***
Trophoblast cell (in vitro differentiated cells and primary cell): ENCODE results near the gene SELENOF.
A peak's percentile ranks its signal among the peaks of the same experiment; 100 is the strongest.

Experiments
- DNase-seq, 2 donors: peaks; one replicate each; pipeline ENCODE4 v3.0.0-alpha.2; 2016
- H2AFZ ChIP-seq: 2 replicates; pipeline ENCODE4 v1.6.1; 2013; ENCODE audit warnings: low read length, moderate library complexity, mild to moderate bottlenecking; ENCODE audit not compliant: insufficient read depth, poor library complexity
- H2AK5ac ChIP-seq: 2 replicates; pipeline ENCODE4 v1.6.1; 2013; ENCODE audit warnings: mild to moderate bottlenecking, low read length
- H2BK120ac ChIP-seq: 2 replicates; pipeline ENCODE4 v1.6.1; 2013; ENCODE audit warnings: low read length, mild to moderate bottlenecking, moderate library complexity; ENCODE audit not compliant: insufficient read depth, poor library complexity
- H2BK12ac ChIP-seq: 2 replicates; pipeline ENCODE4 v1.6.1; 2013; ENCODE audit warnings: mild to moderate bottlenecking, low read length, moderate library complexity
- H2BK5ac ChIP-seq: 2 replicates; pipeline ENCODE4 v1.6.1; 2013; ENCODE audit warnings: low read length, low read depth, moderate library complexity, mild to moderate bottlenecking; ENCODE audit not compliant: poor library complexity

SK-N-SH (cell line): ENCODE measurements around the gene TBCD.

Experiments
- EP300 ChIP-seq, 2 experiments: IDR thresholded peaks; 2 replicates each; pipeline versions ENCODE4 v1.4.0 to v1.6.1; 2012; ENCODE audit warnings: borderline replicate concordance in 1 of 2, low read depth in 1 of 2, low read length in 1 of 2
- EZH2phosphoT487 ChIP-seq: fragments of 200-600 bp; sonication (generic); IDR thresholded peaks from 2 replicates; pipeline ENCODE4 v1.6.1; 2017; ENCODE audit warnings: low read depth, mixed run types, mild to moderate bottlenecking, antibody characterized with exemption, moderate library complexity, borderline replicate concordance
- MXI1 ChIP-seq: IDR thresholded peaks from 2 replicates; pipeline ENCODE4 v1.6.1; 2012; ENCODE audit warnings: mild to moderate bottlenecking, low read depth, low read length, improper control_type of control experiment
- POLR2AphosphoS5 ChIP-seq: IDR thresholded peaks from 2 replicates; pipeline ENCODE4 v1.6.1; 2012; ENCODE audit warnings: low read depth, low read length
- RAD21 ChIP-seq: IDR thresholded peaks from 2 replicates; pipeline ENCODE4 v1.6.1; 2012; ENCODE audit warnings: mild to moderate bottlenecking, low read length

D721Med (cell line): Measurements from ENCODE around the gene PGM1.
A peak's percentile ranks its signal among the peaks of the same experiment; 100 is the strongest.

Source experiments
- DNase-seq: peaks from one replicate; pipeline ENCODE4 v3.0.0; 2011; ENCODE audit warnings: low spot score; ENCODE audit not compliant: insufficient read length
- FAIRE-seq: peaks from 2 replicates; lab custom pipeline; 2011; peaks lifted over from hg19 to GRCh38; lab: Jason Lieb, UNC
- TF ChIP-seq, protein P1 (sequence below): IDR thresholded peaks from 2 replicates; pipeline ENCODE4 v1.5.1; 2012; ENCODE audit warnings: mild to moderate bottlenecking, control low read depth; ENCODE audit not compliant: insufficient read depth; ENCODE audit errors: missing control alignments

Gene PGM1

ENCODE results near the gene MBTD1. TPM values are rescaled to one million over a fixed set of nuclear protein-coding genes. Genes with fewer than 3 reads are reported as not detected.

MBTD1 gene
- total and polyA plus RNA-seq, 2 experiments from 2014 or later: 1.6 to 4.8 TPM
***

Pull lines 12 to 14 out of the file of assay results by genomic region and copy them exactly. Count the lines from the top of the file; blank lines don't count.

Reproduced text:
- EP300 ChIP-seq, 2 experiments: IDR thresholded peaks; 2 replicates each; pipeline versions ENCODE4 v1.4.0 to v1.6.1; 2012; ENCODE audit warnings: borderline replicate concordance in 1 of 2, low read depth in 1 of 2, low read length in 1 of 2
- EZH2phosphoT487 ChIP-seq: fragments of 200-600 bp; sonication (generic); IDR thresholded peaks from 2 replicates; pipeline ENCODE4 v1.6.1; 2017; ENCODE audit warnings: low read depth, mixed run types, mild to moderate bottlenecking, antibody characterized with exemption, moderate library complexity, borderline replicate concordance
- MXI1 ChIP-seq: IDR thresholded peaks from 2 replicates; pipeline ENCODE4 v1.6.1; 2012; ENCODE audit warnings: mild to moderate bottlenecking, low read depth, low read length, improper control_type of control experiment